Finding Your <i>Ilkigai</i> (Reason for Being)

I don’t know about you, but I can’t believe we’re nearing the end of December already. Each year seems to be going by faster and faster, and so much is changing in our industry, in health care at large, and across our country and the entire world. And that’s enough reason for me to carve out some much-needed time for reflection as yet another year comes to a close. When I look back on 2017, I see a year that’s been about embracing change, making transitions with grace, and trusting that things are as they should be—that the decisions I’ve made are the right ones. And that stands on both a personal and professional level. For me, the key to this feeling of peace is knowing who I am, what I want out life, and what my purpose is—and not compromising on the principles that are true to me.

Identifying My Roots

I’m half Japanese; my mom and her seven siblings were born in Hawaii to Japanese immigrants. Although I am much more like my dad (who’s Austrian) in demeanor, attitude, and outlook, I have always felt a strong affinity for—and connection to—Japanese culture. While we were only able to visit my mom’s side of the family in Hawaii—the large Tanaka ohana (ohana means family in Hawaiian, and it includes immediate family members as well as extended family, in-laws, friends, and neighbors)—a few times while I was growing up, I always enjoyed the time I spent with them. I learned early on that Japanese culture is based on a foundation of deep respect and a constant pursuit of excellence—all while finding enjoyment in one’s self. I was raised with these principles, and to this day, they remain core to who I am. In fact, these tenets are part of what drives me forward; I believe adhering to them has set me on my life and leadership path.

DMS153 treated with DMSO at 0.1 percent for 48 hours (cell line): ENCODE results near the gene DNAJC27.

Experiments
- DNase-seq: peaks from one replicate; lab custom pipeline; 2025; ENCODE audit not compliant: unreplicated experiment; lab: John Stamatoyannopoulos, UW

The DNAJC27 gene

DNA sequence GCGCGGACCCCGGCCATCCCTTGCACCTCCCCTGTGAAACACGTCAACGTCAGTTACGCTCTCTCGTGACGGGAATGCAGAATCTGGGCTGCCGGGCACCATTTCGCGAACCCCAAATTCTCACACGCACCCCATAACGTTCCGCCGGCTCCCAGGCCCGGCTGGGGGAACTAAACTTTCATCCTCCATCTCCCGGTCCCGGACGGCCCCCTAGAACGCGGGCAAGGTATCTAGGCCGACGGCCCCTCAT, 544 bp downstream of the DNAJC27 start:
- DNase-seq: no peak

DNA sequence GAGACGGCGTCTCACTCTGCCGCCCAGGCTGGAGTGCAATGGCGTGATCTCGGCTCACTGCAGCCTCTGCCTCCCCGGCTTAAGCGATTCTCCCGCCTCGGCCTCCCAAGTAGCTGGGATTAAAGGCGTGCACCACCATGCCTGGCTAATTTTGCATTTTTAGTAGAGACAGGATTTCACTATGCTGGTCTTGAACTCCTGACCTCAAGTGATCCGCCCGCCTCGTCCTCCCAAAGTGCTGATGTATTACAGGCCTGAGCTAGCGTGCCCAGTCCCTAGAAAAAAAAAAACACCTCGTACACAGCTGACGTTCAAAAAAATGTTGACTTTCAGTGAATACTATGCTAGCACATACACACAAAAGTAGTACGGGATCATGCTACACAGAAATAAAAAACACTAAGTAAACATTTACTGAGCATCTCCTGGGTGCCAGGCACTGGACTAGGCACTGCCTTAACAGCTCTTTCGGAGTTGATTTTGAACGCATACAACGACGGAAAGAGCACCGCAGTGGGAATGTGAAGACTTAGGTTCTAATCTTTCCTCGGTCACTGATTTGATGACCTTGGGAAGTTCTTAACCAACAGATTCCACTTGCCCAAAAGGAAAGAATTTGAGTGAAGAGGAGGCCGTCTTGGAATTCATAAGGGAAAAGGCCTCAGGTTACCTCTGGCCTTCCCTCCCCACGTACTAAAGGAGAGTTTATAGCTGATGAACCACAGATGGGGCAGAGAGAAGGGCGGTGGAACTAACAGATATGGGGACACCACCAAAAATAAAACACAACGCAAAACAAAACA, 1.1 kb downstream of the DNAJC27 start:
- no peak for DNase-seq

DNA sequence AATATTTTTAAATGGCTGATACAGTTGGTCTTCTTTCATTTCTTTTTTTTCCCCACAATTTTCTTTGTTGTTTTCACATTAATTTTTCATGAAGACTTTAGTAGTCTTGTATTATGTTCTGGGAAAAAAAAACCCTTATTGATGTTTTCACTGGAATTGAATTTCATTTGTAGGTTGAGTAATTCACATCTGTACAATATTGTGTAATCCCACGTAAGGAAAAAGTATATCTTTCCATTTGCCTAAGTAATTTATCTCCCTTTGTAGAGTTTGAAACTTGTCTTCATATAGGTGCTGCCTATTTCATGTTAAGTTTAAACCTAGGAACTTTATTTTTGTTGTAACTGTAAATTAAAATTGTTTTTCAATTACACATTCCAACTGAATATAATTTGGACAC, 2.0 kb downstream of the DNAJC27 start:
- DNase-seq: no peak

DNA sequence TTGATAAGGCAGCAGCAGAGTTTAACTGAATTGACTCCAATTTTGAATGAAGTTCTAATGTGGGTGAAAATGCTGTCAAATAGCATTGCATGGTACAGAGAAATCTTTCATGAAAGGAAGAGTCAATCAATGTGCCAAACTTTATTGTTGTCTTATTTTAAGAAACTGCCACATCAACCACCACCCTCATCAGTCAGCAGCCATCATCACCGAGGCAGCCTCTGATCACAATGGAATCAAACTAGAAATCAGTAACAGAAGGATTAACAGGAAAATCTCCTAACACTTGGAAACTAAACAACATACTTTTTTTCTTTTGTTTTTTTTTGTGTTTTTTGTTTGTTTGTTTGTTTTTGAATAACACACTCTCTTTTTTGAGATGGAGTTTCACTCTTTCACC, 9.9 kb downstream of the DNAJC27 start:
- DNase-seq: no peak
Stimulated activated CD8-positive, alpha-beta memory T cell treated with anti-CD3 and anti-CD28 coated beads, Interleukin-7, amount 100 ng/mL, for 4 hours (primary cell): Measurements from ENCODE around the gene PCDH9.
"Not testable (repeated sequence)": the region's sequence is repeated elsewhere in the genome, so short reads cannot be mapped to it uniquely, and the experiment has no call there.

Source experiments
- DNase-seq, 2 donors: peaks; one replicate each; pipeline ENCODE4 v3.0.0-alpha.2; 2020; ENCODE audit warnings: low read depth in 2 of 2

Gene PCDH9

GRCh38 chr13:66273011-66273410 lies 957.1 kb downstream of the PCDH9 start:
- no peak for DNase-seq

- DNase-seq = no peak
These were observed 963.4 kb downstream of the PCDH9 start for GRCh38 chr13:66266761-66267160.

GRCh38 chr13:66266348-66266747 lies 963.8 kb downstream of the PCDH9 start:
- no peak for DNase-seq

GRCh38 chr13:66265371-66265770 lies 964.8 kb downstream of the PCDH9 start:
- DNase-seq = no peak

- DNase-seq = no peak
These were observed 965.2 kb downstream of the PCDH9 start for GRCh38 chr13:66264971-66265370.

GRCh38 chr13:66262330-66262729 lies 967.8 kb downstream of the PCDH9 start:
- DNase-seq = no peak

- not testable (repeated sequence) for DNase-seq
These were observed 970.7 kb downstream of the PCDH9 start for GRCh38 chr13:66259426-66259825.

Ikigai: Reason for Being

So, anytime I have an opportunity to learn more about Japanese culture, I jump at it, which is why I was thoroughly excited to find—and now, share—this infographic about Ikigai (pronounced “icky guy”). Moving right on past all the terrible jokes and puns about the English pronunciation of this important word, Ikigai is a way of living—and it’s touted as part of the reason why Japan is home to the oldest population on the planet. Thought to be a combination of the Japanese words ikiru—meaning, “to live”—and kai, meaning, “the realization of what one hopes for,” Ikigai means “a reason for being,” or the idea of having a purpose in life.

Thinking Bigger